Former Australian Olympic runner Ron Clarke dies

Former Australian Olympic runner Ron Clarke dies

Published Jun. 16, 2015 7:47 p.m. ET

GOLD COAST, Australia (AP) Ron Clarke, one of Australia's greatest distance runners and the man who lit the cauldron at the Melbourne Olympics in 1956, died Wednesday at the age of 78.

Gold Coast City Council, where Clarke was a former mayor, confirmed Clarke's death from kidney failure after previously battling heart disease.

Clarke set 17 world records, including 12 during a 44-day tour of Europe in 1965, nine years after he had been invited as a 19-year-old to light the Olympic flame at the Melbourne Games.

''I reveled in the feeling that running gave me,'' Clarke said after he retired. ''It was a fantastic feeling, an alive feeling.''


He competed at the 1964 Tokyo and 1968 Mexico City Olympics, but his only medal was a bronze in the 10,000 meters in 1964.

At Mexico City, Clarke collapsed at the finish line and came close to dying from altitude sickness during the 10,000 meters. He finished in in sixth place, but later said he could not recall anything about the final stretches of the race. He later competed in the 5,000 at the same games.

Clarke's world records came over a variety of distances, including the 5,000 four times and the 10,000 twice. But he also set world marks twice in the 2 mile, four times in the 3 mile, twice over 6 miles, once each over 10 miles and 20 kilometers and once in a 1-hour race in 1965, where he completed 20.232 kilometers (12.5 miles).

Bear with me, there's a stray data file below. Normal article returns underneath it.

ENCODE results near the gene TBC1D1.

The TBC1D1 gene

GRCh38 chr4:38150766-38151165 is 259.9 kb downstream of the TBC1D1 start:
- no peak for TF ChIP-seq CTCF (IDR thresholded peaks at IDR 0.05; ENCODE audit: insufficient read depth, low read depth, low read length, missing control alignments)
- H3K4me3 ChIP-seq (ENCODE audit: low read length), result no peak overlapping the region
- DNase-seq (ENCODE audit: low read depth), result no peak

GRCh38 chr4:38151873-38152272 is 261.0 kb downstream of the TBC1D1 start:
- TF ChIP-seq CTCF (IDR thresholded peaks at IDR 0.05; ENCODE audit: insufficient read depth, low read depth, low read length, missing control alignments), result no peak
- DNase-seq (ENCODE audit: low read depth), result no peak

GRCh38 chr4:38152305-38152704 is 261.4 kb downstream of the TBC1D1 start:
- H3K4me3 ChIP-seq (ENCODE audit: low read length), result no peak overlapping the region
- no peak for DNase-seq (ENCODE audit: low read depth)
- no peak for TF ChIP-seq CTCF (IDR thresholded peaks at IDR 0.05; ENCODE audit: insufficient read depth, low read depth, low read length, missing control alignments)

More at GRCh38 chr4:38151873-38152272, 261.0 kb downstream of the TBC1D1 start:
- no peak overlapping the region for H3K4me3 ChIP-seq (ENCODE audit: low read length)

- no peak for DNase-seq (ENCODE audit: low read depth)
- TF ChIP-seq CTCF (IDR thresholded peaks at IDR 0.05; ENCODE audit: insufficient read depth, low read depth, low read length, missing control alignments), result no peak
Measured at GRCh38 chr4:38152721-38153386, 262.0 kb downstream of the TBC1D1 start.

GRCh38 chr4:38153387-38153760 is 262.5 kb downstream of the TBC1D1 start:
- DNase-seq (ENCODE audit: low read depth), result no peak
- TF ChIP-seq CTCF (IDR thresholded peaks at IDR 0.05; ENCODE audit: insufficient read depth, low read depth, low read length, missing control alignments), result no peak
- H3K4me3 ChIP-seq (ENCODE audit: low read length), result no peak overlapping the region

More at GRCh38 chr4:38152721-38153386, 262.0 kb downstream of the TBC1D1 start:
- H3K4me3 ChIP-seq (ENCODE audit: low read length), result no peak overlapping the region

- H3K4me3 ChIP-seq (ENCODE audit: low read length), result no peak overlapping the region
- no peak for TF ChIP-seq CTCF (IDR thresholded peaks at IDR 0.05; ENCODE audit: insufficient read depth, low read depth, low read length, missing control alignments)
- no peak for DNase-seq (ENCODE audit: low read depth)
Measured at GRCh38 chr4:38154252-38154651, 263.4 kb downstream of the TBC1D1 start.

Clarke was mayor of the Gold Coast from 2004 to 2012, where one of his last official duties was to help secure the 2018 Commonwealth Games for the beachside city. He was honored with the Order of Australia and as a Member of the British Empire.

Olympic gold medalist hurdler Sally Pearson, who also lives on the Gold Coast, tweeted: ''Ron Clarke .. star on the track, a great man off the track. Athletics has lost a true statesman. RIP Ron.''

Fellow Olympic runner John Landy, a former governor of Victoria state, said Clarke set a standard for athletes around the world.

''He helped a lot of other athletes and he was an outstanding athlete, not only in the sense of breaking major records, but he really did show to the world what was possible in terms of endurance running,'' Landy said. ''He was a wonderful athlete and a wonderful person.''

Landy and Clarke were well-known for the sportsmanship shown at the 1956 Australian national championships when Landy helped Clarke up after the two collided during the race.

''Ron Clarke fell over - I didn't trip him, but in trying to get over him I spiked his shoulder and arm, and I stopped to see how he was and I put my foot over the line ... and he got up and said `keep going', which I did, and I won the race,'' Landy said.

''It was one of those bizarre instances probably best forgotten, but it created a lot of publicity at the time.''

Despite maintaining a strong fitness regimen throughout his life, Clarke was not as mobile after an accident sustained since his retirement from public life in 2012. He was injured during his regular walk about a year ago.

He is survived by his wife, Helen, two sons and grandchildren. His daughter, Monique, died in 2009.